It’s in the news on a daily basis at the moment. The proposal to give agency workers the same rights as permanent workers. Good idea? Well, as with everything else in life, that depends on which side of the fence you analyse the situation from…….
The agency worker plays many different roles within organisations including:
- sickness cover
- holiday cover
- maternity / adoption cover
- peak season resourcing
- special project resourcing
- getting around recruitment freezes
- getting around having no headcount
- actively managing the workforce to provide a lean core operation and a flexible peripheral operation
- Lower cost model as no benefits are due from the company
At the moment, agency workers are paid by their agency and the agency invoices the company for a service. The agencies tend to fix the rate depending on the skills, experience and the nature of the role to be performed. The agency also charge a % fee on top of the hourly rate that the agency worker gets. Part of this fee is to provide sickness and holiday pay to the agency worker.
Under the proposal, after 12 weeks working for a single employer, the agency workers will be entitled to the same pay and benefits as the permanent members of staff. I believe that in some cases this is absolutely right. In the case of a recent client, one secretary had been an agency secretary for the client for 10 years – without a break. She was not entitled to the same holidays, pension, notice periods etc. For 10 + years of loyalty….. that is just not right! It also costs the company a fortune in agency fees – where is the business sense in that?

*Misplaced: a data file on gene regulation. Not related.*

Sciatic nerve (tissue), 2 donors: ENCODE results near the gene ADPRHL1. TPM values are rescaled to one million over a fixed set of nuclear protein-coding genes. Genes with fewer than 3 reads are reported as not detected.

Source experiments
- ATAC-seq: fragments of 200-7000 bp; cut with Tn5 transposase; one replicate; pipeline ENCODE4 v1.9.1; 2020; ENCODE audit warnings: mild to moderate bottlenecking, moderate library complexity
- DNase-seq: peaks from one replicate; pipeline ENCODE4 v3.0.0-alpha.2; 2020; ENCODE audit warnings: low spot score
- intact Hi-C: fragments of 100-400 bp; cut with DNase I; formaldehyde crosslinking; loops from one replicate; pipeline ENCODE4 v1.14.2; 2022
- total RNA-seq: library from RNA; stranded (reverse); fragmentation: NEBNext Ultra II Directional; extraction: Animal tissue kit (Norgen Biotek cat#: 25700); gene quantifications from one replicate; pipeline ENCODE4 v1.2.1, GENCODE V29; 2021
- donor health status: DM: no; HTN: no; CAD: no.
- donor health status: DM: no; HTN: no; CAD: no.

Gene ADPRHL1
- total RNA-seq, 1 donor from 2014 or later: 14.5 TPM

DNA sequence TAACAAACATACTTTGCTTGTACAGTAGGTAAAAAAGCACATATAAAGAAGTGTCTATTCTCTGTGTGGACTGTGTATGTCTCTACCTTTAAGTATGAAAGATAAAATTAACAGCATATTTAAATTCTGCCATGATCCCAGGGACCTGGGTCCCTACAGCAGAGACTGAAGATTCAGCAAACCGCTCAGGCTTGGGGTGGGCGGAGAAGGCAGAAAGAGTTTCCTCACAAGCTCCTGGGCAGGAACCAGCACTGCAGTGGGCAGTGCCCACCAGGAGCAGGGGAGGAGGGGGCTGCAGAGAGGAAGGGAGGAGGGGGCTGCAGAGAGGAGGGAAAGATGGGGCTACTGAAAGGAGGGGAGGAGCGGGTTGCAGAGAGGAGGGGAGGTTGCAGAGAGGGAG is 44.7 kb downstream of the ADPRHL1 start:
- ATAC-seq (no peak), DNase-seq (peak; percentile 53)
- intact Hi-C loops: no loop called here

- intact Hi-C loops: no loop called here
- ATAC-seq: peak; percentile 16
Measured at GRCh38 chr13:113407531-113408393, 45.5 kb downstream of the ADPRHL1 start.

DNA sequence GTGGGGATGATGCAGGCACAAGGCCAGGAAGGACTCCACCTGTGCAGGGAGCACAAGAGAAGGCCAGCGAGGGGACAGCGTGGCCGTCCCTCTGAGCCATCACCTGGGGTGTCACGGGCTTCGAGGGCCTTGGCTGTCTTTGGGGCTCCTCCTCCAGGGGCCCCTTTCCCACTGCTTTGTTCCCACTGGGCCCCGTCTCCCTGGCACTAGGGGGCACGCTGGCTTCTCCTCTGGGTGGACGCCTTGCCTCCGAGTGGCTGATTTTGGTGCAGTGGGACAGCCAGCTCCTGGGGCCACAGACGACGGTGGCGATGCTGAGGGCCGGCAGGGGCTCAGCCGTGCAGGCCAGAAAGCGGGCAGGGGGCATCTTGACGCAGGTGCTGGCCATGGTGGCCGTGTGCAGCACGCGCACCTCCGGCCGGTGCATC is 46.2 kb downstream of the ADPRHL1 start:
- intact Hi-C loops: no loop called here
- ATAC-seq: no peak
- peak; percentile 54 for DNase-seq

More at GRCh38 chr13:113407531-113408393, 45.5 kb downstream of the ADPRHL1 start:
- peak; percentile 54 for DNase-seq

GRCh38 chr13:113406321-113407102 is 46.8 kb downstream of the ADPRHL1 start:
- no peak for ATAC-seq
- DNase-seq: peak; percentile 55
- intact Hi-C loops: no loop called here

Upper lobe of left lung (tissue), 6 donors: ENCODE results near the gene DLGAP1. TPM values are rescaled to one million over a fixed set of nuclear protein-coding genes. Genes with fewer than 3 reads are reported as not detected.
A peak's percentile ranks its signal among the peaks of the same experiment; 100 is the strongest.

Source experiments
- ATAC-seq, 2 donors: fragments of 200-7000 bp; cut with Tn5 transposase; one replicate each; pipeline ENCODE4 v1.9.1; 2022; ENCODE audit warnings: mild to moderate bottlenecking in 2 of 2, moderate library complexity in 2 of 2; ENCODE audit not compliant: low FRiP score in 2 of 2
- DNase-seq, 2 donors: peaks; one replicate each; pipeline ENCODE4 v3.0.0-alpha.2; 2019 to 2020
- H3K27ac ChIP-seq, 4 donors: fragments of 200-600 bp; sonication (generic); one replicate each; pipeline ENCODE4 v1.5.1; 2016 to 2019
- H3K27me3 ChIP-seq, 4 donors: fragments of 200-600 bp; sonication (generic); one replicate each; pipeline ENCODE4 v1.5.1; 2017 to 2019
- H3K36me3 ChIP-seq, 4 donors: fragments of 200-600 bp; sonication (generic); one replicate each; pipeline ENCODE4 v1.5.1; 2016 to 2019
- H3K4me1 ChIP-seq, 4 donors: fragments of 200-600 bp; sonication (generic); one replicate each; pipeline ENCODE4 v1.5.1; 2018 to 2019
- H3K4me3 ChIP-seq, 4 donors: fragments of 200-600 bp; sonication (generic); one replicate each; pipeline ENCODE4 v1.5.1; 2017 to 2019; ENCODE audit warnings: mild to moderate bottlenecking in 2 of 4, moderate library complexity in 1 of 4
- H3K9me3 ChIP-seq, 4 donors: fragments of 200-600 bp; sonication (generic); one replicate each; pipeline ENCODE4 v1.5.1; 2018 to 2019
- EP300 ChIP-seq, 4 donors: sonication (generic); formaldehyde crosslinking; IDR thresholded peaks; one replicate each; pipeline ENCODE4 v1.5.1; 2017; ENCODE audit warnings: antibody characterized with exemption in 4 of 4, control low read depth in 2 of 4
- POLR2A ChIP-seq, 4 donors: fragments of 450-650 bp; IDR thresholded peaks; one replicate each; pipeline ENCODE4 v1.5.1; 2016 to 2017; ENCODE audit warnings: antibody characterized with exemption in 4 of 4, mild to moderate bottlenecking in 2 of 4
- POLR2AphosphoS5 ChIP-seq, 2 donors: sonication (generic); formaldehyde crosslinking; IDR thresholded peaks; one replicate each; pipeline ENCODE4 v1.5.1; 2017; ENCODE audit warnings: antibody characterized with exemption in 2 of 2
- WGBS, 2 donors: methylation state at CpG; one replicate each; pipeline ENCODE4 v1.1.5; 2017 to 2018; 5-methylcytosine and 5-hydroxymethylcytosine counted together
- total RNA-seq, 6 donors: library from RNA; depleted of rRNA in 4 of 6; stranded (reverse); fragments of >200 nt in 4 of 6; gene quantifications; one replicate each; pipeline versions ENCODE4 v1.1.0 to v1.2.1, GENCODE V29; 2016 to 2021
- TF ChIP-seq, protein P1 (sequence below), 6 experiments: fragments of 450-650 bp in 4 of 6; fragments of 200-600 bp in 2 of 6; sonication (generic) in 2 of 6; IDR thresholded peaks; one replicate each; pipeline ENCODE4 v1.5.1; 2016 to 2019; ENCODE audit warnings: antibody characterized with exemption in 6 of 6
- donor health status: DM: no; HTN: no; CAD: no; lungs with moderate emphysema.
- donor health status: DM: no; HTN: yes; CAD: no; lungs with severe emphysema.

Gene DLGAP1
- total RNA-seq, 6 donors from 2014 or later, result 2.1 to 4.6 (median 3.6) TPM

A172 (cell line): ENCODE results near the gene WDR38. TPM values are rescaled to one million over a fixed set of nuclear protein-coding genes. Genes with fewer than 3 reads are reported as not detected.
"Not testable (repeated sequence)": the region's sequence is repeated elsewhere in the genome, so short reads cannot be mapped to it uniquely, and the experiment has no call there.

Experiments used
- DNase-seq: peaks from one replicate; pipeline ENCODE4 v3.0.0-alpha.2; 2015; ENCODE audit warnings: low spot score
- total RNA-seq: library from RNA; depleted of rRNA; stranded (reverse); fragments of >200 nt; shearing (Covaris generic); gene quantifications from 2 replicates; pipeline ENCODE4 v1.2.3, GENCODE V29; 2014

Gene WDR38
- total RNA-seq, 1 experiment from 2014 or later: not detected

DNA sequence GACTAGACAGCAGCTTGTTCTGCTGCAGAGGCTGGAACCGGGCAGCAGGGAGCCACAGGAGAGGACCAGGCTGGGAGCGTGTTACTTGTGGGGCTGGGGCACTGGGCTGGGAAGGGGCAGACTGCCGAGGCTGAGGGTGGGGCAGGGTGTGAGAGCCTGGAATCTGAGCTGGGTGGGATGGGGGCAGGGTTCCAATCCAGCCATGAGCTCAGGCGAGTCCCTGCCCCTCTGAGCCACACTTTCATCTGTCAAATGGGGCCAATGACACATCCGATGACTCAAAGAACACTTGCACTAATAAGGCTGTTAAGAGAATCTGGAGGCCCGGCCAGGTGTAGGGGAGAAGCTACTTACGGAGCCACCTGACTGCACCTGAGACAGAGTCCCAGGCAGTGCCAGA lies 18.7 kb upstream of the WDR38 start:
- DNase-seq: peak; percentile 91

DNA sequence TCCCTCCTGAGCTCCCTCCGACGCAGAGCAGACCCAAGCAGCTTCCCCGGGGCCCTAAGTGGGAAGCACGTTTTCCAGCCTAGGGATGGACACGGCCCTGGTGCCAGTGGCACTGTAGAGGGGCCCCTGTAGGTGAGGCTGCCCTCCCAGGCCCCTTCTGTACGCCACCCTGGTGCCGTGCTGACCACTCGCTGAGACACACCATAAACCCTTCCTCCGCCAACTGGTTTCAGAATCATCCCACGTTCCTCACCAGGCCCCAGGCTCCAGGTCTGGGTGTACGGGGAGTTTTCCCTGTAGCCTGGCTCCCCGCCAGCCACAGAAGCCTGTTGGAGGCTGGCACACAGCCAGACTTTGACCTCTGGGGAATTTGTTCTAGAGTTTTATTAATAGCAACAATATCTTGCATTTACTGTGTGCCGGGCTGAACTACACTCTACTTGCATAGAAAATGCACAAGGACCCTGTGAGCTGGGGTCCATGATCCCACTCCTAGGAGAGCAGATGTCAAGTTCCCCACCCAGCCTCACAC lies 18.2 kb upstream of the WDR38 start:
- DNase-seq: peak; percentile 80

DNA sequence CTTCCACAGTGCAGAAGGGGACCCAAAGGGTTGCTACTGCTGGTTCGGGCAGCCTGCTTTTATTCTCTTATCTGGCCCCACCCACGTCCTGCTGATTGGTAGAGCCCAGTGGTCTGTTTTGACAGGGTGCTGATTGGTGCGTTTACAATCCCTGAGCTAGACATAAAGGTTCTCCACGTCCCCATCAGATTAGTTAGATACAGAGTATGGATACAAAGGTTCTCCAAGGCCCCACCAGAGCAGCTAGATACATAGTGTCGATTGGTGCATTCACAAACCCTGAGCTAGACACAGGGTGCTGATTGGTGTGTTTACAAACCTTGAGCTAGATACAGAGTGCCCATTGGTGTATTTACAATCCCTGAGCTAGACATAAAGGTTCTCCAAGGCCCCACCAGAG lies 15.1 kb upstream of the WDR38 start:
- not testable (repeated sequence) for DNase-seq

For a short period of sickness or holiday cover, I fully accept that it is more practical to use an agency worker, but on long term assignments agency workers are not the solution. Recruit employees on fixed term contracts if necessary, move them around as they are needed within the business, multi-skill the workforce to reduce costs and improve motivation – think laterally and respect the human resources which are fundamental to the business success.
If an organisation does use agency workers, the model needs to be changed. Agency workers need to work for one agency and be employed by that agency. If they want to work for another agency they should resign, just like an employee would have to do from their job if they want to work elsewhere. The agency should commit to certain levels of work, pay and benefits in line with an industry standard. The like for like comparison should be with other agency workers operating in the same environment, not with permanent members of staff at the client organisation.
It is not just a piece of legislation which is needed, it is a change in attitude and buying behaviour of organisations and the supplier behaviour of agencies.